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Knowledge Exchange > Primary Care > Toolkits > Addiction Toolkit > Fundamentals of addiction > Addiction FAQ: What should I do if patients resist my suggestions to change their behaviour?

Fundamentals of addiction
What should I do if my patients resist my suggestions to change their behaviour?

© 2010 CAMH and St. Joseph’s Health Centre, Toronto

Signs of resistance to change include “yes, but . . .” statements, outright anger, not showing up or simply forgetting. When patients are resistant, it means they are not ready or that the process is moving too quickly. When this happens:

  • Slow down or back off (e.g., “It sounds as though you feel we’re moving too fast. Perhaps you’re not ready to cut down at the moment.”)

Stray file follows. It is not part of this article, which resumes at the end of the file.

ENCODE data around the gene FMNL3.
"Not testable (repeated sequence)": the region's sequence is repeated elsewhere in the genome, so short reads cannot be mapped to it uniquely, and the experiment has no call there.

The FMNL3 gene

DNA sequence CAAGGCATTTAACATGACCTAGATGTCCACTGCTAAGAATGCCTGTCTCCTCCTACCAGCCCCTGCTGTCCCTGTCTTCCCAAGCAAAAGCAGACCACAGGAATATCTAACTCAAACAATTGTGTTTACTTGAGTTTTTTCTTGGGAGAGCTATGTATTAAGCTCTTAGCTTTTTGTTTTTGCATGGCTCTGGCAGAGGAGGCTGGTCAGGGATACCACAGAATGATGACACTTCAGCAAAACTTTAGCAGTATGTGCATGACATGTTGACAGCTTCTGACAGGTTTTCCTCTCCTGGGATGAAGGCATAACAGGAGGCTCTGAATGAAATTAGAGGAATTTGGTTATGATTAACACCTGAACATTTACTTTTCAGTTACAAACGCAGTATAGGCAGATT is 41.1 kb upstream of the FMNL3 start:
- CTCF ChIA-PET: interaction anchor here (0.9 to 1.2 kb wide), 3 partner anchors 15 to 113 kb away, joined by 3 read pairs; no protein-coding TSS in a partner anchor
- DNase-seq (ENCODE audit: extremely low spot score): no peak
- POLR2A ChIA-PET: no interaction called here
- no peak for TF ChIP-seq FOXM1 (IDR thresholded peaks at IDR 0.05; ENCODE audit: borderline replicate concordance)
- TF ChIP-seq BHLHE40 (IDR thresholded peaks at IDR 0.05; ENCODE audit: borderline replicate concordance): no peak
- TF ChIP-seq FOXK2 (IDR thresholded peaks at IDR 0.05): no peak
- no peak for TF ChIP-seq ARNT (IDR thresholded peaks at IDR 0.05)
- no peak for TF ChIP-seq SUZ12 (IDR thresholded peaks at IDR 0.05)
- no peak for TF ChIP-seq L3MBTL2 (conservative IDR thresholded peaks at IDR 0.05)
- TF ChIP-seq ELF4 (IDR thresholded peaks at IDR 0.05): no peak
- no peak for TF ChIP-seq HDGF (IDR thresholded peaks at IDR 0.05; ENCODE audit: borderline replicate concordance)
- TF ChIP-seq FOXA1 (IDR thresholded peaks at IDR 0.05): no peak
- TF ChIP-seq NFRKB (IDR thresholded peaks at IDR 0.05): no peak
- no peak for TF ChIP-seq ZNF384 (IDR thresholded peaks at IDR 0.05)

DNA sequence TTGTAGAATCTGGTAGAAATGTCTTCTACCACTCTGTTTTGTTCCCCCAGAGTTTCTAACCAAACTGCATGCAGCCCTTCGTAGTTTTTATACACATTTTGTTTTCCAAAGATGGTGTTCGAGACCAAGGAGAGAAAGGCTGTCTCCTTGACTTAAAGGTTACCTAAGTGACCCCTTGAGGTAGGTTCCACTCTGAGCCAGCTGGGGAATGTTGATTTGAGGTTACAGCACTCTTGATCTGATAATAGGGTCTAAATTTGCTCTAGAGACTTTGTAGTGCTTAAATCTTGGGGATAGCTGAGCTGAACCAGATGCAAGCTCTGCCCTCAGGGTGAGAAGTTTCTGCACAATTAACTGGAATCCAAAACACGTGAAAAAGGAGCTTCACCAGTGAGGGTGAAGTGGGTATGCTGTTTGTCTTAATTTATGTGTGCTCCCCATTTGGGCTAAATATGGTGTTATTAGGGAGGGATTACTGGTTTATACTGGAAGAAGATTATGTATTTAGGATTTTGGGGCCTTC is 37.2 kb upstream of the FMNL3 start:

• Increase intrinsic motivation by reinforcing the patient’s ideas and feelings about his or her own goals and personal values (e.g., “I know this must seem like a big step for you, but I remember you telling me that breaking this habit is the most important thing you can do for yourself.”)
  • Provide education to the patient with the aim of eliciting a response (e.g., “Did you know that if you quit smoking now, it would have a dramatic effect on your ability to breathe over the next few years?”). This approach is often more effective than information that is meant to scare the patient or to support your own perspective (e.g., “If you don’t quit, you’re going to die.”)

Contents of Fundamentals of Addiction


FAQ: What is addiction?

FAQ: Mental health and addiction

FAQ: Asking about substance use

FAQ: Reporting to the Ontario Ministry of Transportation

FAQ: Methods of managing addiction

Tools and resources

Patient handouts



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